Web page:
Waking up with a sore throat can really throw a wrench into your plans for the day. Sore throats are painful, distracting, and may be the first sign of an impending cold. As it goes with all medical maladies, there’s a ton of misinformation on the subject. So, today on Healthversed, we cut through the clutter and bring you the facts!
Today, we’ll explore the symptoms and causes of sore throats and then break down a few, easy-to-follow strategies that may bring you relief. So, call in sick, grab a lozenge, and settle in for Healthversed’s exploration of the dastardly sore throat.
What is a Sore Throat?
A sore throat is a common medical condition that’s often marked by pain in the throat and often caused by cold or virus-induced inflammation.
Most sore throats are caused by viral infections (think a cold or the flu). Symptoms of this type of sore throat may include a scratchy sensation or pain in the throat that gets worse when talking or swallowing, sore or swollen glands in the jaw, a hoarse or muffled voice, and more. These infections are typically associated with runny noses and coughs.
Strep Throat and Tonsillitis
Viral sore throats aren’t the only category of sore throat, though. Strep throat shares many similarities with the common sore throat, except it’s much more serious. Strep, however, is a bacterial infection that appears on its own, without the runny nose or cough. Strep is contagious, and is contracted through contact with another strep throat sufferer.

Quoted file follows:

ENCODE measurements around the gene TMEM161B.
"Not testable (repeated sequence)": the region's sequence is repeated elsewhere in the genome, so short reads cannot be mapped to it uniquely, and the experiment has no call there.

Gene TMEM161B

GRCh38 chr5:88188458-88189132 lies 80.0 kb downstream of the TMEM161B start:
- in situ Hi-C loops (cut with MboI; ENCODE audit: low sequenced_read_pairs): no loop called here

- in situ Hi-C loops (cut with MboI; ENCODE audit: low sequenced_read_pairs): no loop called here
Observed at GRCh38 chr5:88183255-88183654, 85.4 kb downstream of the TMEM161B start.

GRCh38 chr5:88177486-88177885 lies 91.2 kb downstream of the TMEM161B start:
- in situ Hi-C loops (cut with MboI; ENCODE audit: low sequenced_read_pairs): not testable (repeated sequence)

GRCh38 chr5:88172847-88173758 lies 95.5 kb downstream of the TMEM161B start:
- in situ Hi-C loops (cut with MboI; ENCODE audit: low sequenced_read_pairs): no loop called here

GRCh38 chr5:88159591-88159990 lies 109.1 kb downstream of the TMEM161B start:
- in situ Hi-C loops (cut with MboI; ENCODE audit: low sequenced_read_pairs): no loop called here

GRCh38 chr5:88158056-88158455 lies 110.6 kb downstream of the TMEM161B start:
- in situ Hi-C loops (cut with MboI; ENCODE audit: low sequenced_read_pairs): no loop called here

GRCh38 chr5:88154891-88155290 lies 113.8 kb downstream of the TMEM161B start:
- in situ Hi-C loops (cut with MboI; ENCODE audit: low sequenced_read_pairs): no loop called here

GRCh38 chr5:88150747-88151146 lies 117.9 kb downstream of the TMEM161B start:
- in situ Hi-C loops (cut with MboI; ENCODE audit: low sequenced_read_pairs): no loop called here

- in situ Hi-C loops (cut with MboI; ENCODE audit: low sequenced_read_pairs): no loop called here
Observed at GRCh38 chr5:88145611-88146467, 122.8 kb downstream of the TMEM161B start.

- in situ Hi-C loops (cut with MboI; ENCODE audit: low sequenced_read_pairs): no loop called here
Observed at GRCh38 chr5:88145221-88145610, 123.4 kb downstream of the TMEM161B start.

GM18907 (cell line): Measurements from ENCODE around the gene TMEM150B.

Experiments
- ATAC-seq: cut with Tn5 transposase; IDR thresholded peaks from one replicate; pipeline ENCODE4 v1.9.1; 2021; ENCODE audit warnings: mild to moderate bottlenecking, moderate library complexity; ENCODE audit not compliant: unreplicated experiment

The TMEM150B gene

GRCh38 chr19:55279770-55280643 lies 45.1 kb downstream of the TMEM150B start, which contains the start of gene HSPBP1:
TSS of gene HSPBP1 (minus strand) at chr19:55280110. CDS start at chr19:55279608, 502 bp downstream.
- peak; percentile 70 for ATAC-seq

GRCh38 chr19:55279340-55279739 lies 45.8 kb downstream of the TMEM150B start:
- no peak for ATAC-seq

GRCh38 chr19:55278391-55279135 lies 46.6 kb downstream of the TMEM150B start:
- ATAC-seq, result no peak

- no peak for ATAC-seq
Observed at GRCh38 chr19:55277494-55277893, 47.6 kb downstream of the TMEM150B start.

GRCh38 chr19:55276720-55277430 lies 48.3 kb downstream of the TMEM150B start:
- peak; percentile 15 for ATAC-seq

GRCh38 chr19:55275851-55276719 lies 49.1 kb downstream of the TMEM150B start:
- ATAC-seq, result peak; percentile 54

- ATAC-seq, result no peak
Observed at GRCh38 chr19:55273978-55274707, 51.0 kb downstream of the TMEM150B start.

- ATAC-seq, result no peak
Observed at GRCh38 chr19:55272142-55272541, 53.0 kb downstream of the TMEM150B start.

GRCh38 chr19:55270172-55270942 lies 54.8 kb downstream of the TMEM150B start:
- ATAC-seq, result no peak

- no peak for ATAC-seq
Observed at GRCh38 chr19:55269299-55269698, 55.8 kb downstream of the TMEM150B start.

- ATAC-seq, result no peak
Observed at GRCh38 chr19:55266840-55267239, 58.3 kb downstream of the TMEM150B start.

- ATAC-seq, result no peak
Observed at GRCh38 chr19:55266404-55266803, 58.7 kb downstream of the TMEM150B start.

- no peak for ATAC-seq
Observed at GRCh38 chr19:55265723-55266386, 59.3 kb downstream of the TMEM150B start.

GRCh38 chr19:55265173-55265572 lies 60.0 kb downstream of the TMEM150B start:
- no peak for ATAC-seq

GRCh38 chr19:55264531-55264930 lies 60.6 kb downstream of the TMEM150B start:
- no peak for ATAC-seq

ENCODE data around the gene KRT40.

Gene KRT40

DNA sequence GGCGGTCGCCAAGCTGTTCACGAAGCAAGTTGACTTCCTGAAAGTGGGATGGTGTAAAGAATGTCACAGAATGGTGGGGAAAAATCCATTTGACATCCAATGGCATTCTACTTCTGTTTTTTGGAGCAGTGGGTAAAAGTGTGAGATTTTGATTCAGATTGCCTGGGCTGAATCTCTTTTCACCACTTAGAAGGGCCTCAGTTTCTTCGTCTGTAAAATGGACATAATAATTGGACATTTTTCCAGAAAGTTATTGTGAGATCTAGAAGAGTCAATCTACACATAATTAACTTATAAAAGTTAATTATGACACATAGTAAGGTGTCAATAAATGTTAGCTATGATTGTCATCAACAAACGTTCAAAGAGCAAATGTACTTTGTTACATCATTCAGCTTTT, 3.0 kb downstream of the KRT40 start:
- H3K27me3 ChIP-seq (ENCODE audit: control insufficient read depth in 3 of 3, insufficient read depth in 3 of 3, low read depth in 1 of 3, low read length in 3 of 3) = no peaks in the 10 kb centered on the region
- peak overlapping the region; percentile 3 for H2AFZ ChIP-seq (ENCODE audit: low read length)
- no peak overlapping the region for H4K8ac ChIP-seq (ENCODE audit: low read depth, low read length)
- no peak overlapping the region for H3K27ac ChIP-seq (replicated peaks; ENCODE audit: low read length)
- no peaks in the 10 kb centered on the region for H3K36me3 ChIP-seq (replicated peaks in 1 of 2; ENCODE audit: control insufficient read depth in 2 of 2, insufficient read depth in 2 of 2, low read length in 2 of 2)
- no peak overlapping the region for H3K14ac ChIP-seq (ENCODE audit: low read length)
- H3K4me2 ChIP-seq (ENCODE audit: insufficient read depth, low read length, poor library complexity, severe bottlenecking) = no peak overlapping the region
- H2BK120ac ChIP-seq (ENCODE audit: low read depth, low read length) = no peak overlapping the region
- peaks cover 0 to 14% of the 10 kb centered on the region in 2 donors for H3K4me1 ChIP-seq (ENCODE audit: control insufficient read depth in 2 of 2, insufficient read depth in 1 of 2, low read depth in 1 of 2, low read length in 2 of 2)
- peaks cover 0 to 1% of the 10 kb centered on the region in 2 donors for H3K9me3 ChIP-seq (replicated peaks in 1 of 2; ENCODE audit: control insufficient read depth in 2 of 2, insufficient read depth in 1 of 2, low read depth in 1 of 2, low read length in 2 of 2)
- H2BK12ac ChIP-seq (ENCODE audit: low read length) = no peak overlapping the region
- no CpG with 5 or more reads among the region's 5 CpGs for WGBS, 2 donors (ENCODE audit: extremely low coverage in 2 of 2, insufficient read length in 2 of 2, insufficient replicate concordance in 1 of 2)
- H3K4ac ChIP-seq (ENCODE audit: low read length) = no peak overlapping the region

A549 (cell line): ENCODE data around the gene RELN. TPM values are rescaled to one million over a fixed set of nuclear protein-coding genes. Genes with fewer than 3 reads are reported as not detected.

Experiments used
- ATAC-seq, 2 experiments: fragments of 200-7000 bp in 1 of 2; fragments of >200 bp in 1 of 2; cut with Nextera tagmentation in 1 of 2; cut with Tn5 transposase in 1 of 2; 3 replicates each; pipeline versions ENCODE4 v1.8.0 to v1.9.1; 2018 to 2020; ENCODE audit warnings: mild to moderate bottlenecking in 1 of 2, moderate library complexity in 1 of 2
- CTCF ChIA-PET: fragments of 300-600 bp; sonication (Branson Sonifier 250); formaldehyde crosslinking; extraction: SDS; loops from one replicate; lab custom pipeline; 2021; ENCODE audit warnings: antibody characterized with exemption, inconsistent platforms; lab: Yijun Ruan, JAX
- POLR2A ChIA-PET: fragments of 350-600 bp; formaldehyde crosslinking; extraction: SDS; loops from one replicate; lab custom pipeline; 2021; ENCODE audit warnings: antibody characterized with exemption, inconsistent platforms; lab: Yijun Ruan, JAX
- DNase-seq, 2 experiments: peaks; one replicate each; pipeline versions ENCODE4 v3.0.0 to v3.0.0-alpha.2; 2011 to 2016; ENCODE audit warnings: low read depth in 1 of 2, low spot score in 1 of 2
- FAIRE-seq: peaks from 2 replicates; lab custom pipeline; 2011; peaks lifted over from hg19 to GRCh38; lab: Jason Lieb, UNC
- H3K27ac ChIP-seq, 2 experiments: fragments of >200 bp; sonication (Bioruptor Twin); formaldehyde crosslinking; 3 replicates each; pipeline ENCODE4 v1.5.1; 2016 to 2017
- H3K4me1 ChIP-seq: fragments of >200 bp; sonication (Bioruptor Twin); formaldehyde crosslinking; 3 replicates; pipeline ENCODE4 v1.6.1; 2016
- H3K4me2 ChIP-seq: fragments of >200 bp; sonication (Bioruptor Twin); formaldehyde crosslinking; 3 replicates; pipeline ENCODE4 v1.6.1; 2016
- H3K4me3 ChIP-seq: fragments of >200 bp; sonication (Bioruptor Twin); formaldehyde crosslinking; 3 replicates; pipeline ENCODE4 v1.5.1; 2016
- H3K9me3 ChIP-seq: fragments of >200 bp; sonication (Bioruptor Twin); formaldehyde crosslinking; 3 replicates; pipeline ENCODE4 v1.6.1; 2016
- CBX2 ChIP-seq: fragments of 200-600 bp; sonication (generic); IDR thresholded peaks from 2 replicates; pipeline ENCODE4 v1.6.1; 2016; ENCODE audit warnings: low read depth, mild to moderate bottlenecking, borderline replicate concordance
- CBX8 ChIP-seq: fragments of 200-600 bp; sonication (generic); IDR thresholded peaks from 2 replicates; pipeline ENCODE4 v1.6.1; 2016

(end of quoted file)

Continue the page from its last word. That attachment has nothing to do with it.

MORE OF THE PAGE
Tonsillitis often presents symptoms similar to those of a sore throat: swelling, trouble swallowing, white spots on the tonsils. A fever (101 degrees Fahrenheit or higher) is often present in the cases of both strep throat and tonsillitis. So, if you have a fever or if your sore throat has lasted longer than five days, stop reading right now and visit your doctor.
If you’ve seen a doctor or are convinced that you’re dealing with nothing other than a standard, run-of-the-mill sore throat, then get ready for some sore throat-busting strategies!
Drink Lots of Fluids
When waging the proverbial battle against the common cold, proper hydration is critical. More so for a sore throat. Proper hydration will help you produce saliva and mucus, and help keep your throat lubricated. This is incredibly important because a dry throat can often worsen swelling, inflammation, and the other previously discussed symptoms.
You’ll also want to avoid diuretics like coffee and alcohol while you’re sick. Those liquids increase the amount of water and salt expelled from your body as urine, and work against your hydration levels.
Gargle Salt Water
You don’t have to shell out a pocketful of dollars to treat your run-of-the-mill sore throat effectively. All you need is a little bit of salt and water. That’s right! Gargling salt water a few times a day has been shown to reduce swelling in the throat, break up mucus, and flush out that nasty bacteria.
Simply dissolve half of a teaspoon of salt in to a cup of warm water, gargle, and spit. Three times a day should be enough, but the more often you do it, the more relief you should feel!
If salt water isn’t your style, you could do far worse than a cup of herbal tea, provided that the temperature of the tea isn’t too hot.
Tea is loaded with immune system strengthening antioxidants, too. It’s important to understand, though, that a cup of tea isn’t going to soothe your sore throat outright. It should provide you with some much-needed relief of your symptoms.
Chicken soup does double duty in the instance of a common sore throat. Much like tea, its warm properties can help soothe an aching throat. But more than that, soup is perfect for a hungry person who experiences pain while swallowing.